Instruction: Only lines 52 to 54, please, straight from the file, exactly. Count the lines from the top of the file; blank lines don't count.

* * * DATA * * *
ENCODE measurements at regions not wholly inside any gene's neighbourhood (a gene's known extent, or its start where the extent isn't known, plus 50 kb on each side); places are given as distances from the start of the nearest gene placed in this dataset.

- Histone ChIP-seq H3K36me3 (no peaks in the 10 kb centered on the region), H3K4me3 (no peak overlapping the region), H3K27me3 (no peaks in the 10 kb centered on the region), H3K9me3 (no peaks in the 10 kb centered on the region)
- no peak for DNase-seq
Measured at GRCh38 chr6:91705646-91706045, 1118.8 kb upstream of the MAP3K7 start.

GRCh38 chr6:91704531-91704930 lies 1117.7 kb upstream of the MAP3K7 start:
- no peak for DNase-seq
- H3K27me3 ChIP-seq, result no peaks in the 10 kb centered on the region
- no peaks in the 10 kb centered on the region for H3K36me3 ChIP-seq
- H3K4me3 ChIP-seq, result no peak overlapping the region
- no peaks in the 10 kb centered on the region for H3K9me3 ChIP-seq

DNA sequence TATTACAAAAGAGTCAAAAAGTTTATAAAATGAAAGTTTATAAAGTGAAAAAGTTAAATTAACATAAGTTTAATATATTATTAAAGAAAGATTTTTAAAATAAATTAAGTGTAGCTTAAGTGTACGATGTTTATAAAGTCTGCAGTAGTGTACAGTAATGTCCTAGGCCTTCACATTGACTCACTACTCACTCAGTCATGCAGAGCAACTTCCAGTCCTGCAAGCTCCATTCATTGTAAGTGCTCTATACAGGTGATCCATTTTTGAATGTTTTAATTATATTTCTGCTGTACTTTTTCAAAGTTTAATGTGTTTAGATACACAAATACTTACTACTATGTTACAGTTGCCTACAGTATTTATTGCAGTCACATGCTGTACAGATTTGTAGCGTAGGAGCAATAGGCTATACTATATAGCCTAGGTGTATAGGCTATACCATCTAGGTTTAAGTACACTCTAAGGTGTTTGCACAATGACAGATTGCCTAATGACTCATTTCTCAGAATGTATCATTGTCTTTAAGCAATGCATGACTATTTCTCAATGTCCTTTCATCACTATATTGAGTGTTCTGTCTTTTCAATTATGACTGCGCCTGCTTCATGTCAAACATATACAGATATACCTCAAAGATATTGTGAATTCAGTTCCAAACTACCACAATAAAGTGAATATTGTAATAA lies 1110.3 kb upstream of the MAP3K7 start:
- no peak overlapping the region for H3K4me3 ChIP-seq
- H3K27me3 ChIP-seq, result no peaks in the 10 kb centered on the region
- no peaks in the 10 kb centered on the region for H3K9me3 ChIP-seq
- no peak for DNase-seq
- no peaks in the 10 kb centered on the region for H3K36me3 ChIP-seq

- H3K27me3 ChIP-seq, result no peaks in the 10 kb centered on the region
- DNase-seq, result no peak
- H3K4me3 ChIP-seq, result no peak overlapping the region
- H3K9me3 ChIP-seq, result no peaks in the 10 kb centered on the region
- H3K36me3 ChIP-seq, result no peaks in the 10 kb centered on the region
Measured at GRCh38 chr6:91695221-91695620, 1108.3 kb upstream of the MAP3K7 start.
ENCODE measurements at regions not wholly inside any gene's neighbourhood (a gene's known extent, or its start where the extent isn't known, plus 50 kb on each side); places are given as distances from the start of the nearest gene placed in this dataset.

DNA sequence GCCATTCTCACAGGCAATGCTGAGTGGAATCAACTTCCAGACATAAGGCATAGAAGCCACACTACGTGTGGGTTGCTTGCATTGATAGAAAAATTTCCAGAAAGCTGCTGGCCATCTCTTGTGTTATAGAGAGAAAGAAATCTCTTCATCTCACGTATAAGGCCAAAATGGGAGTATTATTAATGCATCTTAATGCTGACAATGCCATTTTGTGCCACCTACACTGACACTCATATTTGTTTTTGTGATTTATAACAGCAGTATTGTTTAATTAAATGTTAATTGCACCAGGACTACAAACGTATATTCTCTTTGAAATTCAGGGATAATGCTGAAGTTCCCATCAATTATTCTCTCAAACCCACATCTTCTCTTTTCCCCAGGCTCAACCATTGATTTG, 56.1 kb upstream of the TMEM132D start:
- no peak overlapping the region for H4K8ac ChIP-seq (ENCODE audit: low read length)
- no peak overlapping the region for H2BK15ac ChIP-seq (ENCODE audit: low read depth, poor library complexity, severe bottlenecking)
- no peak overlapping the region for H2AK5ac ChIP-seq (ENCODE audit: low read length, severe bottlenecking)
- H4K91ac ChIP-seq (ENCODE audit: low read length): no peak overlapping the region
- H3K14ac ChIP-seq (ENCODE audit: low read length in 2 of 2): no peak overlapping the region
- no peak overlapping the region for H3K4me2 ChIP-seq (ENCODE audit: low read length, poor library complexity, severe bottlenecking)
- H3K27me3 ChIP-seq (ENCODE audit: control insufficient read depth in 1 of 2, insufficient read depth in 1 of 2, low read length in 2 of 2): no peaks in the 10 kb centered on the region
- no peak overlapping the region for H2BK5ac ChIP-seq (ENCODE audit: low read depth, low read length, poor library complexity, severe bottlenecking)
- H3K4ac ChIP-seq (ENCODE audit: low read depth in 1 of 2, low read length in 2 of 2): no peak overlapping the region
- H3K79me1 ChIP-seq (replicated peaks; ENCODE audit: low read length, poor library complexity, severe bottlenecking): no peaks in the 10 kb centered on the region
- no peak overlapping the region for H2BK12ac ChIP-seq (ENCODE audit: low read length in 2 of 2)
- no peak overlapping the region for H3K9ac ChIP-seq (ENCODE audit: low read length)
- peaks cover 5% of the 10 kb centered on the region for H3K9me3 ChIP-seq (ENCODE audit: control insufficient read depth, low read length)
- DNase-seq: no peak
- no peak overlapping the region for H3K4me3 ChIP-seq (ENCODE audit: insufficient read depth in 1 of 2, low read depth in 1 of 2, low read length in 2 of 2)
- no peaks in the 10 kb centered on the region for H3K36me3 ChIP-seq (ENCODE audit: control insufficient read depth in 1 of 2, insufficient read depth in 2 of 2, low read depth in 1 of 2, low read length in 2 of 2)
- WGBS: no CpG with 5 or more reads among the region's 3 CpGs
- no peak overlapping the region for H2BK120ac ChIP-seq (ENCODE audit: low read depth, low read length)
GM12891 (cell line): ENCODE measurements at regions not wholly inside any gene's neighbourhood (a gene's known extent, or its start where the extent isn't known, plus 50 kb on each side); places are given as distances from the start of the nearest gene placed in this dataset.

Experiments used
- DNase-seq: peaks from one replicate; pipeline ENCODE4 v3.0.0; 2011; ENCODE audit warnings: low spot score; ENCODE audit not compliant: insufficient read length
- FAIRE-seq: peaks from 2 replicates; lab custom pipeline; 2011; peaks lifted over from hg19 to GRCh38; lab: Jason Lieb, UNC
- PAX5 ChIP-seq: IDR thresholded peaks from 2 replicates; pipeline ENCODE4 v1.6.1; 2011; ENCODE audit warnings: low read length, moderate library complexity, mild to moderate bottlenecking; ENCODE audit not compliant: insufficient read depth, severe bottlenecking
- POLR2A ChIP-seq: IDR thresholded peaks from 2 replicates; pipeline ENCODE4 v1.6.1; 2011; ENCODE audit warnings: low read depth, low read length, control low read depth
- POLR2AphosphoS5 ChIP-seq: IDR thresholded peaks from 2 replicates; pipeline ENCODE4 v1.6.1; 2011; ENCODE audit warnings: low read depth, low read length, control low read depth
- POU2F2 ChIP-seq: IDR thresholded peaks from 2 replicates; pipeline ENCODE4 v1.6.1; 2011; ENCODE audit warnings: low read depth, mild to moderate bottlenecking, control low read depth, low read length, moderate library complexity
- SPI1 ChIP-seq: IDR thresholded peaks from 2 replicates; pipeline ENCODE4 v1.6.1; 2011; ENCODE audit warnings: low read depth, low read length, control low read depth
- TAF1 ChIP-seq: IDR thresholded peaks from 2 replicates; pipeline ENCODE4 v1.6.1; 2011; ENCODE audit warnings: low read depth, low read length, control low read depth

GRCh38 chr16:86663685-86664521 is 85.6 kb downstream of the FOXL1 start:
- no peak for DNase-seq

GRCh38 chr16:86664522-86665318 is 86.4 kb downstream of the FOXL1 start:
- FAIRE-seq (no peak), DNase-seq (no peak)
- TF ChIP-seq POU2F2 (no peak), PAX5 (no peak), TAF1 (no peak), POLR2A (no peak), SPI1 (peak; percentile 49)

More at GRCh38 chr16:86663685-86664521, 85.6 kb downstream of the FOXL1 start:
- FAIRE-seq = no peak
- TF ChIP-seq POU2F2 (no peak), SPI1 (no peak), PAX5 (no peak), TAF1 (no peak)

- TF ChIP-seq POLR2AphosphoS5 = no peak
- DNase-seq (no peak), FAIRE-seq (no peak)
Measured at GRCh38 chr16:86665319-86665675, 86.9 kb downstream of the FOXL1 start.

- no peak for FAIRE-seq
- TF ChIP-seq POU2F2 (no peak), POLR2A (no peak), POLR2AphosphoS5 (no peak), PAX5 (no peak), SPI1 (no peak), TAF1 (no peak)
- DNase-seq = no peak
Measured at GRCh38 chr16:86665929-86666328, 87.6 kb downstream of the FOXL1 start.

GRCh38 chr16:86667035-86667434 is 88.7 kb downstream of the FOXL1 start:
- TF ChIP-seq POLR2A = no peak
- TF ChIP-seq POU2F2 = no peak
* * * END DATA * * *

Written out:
- TAF1 ChIP-seq: IDR thresholded peaks from 2 replicates; pipeline ENCODE4 v1.6.1; 2011; ENCODE audit warnings: low read depth, low read length, control low read depth

GRCh38 chr16:86663685-86664521 is 85.6 kb downstream of the FOXL1 start:
- no peak for DNase-seq